I have a script, this script creates a dump in /path/of/directory and deletes it instantly. I want to copy that dump before it gets deleted.

I tried;

dump=$(ls -a | grep -E "^[0-9]+$")
cp $dump fulldump

But I only got a half of the script, not the full one.

  • You could probably create an eBPF program that would hook the unlink syscall and prevent the file from being deleted (assuming that you have root). Sep 5, 2022 at 2:46
  • You can use inotify (see unix.stackexchange.com/questions/134615/…) to see when the file gets saved to, and then suspend or freeze the other process, (see unix.stackexchange.com/questions/2107/…) - copy the file, and then unfreeze the other process.
    – abcsec
    Sep 5, 2022 at 12:43
  • 10
    This question is nonsensical. Edit the script so it doesn't delete the file.
    – miken32
    Sep 5, 2022 at 15:05
  • 4
    attention answerers: the file in question is actually a named pipe, according to a comment by OP.
    – Esther
    Sep 5, 2022 at 17:46
  • 7
    Result of the comments: I recommend to open this as a new question, but with the following info stated in the question: a) The file in question is actually a named pipe, and b) The script in question is a third-party script that is not allowed to be edited. A fitting title might be "How to sniff and dump traffic in a named pipe without changing the script that sets up and uses the pipe". (Prepare for answers like "it's impossible", but maaybe someone knows a trick or two more than me.)
    – orithena
    Sep 5, 2022 at 18:28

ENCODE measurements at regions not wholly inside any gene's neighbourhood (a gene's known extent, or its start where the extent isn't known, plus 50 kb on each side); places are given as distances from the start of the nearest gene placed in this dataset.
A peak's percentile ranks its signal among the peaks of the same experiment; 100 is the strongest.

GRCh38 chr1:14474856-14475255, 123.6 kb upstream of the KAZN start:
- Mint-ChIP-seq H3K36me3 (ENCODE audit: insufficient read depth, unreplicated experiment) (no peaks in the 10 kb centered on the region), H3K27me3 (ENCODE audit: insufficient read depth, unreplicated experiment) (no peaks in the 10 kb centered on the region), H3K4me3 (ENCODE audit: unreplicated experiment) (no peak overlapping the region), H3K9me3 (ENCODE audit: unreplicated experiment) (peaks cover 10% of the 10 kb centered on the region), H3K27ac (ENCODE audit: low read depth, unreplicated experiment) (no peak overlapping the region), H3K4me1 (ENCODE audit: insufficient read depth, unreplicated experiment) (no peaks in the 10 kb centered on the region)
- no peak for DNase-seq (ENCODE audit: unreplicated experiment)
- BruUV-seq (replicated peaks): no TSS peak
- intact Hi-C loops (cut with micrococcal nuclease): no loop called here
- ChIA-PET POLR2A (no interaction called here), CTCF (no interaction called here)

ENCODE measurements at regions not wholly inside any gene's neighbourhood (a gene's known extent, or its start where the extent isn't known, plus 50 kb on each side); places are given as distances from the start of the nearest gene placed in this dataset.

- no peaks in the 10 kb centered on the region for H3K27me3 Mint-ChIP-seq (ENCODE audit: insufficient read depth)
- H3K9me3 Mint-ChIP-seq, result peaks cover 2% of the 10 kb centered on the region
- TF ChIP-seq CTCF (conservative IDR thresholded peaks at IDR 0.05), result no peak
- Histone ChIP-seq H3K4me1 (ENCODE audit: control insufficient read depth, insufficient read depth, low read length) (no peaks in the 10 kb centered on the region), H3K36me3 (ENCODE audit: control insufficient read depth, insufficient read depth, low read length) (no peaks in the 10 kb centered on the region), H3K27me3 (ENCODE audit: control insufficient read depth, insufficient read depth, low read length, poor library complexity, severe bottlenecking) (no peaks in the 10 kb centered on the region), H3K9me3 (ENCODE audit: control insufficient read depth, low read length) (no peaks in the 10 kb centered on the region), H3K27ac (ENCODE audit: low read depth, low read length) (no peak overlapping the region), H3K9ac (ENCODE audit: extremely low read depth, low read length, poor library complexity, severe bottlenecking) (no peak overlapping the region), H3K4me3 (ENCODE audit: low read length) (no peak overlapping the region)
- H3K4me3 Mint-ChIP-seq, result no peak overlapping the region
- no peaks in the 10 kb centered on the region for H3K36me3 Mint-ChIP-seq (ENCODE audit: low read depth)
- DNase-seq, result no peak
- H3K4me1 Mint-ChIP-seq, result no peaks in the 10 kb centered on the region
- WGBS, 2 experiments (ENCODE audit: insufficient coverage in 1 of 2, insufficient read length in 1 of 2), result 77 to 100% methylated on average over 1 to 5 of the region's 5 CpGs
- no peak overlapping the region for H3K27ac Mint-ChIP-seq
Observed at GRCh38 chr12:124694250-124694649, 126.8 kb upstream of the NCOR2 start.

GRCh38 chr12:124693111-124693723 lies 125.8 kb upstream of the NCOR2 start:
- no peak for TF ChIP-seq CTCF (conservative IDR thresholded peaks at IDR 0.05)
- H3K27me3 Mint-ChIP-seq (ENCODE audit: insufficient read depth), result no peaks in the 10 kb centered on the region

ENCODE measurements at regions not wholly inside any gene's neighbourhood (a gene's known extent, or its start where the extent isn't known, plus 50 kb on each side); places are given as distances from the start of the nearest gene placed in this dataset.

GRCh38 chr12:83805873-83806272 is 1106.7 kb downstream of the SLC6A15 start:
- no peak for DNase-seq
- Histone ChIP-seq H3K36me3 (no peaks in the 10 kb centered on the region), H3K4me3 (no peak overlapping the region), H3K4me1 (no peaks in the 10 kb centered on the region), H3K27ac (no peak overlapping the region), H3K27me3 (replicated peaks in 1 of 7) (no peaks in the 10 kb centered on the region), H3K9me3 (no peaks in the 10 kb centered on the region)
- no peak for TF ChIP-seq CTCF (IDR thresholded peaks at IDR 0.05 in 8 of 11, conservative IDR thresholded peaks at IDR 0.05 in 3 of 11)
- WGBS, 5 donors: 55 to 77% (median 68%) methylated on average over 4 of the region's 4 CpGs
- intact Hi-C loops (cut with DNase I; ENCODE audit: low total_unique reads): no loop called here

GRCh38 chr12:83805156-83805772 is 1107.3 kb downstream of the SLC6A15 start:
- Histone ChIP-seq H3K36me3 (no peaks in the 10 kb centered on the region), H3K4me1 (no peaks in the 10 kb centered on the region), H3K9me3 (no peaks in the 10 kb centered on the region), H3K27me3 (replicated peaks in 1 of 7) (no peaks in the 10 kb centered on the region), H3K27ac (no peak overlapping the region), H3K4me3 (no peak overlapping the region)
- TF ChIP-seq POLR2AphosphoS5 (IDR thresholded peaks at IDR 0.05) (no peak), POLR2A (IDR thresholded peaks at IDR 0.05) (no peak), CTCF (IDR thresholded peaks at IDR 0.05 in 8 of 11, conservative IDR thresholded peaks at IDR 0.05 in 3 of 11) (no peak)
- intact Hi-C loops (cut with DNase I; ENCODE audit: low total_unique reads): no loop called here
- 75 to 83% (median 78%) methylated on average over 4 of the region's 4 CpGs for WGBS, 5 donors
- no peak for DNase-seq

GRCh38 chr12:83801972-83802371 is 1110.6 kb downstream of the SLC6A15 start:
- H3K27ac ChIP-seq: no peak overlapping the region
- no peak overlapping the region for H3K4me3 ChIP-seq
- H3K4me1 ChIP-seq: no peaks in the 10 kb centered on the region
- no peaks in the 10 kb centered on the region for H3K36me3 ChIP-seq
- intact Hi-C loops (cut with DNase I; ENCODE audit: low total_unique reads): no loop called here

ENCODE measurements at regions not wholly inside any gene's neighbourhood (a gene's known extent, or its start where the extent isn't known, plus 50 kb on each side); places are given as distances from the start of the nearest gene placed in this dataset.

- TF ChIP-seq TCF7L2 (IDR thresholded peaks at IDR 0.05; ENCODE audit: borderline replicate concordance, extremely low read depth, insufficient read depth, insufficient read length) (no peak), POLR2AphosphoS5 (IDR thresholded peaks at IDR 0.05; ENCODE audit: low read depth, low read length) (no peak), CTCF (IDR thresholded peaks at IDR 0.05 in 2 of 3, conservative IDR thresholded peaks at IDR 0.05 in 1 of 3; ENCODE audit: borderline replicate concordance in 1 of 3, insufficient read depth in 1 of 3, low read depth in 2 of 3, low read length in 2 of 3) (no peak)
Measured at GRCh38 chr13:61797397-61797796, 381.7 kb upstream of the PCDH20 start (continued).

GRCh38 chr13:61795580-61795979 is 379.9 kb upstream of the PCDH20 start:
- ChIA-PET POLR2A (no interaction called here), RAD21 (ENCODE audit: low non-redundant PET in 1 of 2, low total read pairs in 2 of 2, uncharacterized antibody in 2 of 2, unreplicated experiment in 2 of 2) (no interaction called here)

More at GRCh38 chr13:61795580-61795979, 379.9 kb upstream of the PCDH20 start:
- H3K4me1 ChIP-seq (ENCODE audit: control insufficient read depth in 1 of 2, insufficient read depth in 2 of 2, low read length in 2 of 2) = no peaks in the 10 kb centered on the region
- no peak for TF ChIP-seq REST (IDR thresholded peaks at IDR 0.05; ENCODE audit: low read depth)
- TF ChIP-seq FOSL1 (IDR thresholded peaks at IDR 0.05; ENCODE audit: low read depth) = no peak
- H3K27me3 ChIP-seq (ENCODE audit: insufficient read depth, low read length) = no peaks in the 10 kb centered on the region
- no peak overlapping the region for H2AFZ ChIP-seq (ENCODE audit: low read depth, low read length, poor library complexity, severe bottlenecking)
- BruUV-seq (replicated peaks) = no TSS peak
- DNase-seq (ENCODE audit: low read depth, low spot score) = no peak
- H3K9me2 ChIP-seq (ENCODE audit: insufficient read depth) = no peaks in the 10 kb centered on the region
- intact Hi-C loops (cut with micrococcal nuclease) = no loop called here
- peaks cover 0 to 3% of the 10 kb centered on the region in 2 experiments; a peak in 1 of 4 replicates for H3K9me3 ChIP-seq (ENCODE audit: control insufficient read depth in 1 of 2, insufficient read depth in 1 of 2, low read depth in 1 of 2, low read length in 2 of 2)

4 Answers 4


You can use chattr to prevent file deletion (while allowing file creation and modification), and other handy permissions

For directory:

sudo chattr -R +a /TEMP/

or if just the (existing) file:

sudo chattr +a /TEMP/youCantDeleteMe.txt

To revert permissions use -a in place of +a

$ mkdir Documents/TEMP && cd $_
$ echo can edit > youCantDeleteMe.txt 

$ sudo chattr -R +a ../TEMP/

$ echo after plusA on file>> youCantDeleteMe.txt 
$ cat youCantDeleteMe.txt 
can edit
after plusA on file

$ sudo rm youCantDeleteMe.txt 
rm: cannot remove 'youCantDeleteMe.txt': Operation not permitted

$ ls -lA
-rw-rw-r-- 1 v v   25 Sep  5 05:59 youCantDeleteMe.txt
$ echo . > youCantDeleteMe.txt 
bash: youCantDeleteMe.txt: Operation not permitted

$ touch somebody
$ ls -lA
-rw-rw-r-- 1 v v  0 Sep  5 06:04 somebody
-rw-rw-r-- 1 v v 25 Sep  5 05:59 youCantDeleteMe.txt

$ sudo rm somebody 
rm: cannot remove 'somebody': Operation not permitted

$ sudo chattr +a ./undel.txt
chattr: No such file or directory while trying to stat ./undel.txt

And to later remove the file

$ sudo chattr -R -a ../TEMP/
$ ls -lA
drwxrwxr-x 2 v v 4096 Sep  5 06:17 .
drwxr-xr-x 7 v v 4096 Sep  5 05:57 ..
-rw-rw-r-- 1 v v    0 Sep  5 06:04 somebody
-rw-rw-r-- 1 v v   25 Sep  5 05:59 youCantDeleteMe.txt

$ rm -rf ./*
$ ls -la
drwxrwxr-x 2 v v 4096 Sep  5 06:17 .
drwxr-xr-x 7 v v 4096 Sep  5 05:57 ..
  • It worked and didn't delete the file. But since my dump is fifo (pipe) file, I can't read/write/copy anything in it. Is there a way to read/write/copy?
    – Erikli
    Sep 6, 2022 at 9:56
  • 1
    @Erikli I recommend asking that as a separate question; it's an interesting one, but the answer is very different.
    – wizzwizz4
    Sep 7, 2022 at 22:11
  • @wizzwizz4 I have created it; askubuntu.com/q/1428335/1614432
    – Erikli
    Sep 8, 2022 at 16:30

Congratulations, seems like you have created a race condition.

  • Two processes are racing to perform operations upon the same file.

  • Generally, race conditions are considered a bug for exactly the reason you encountered -- the results are unpredictable.

There are several ways to fix a race condition (semaphores, lockfiles, delays etc.) Some can involve fairly substantial coding.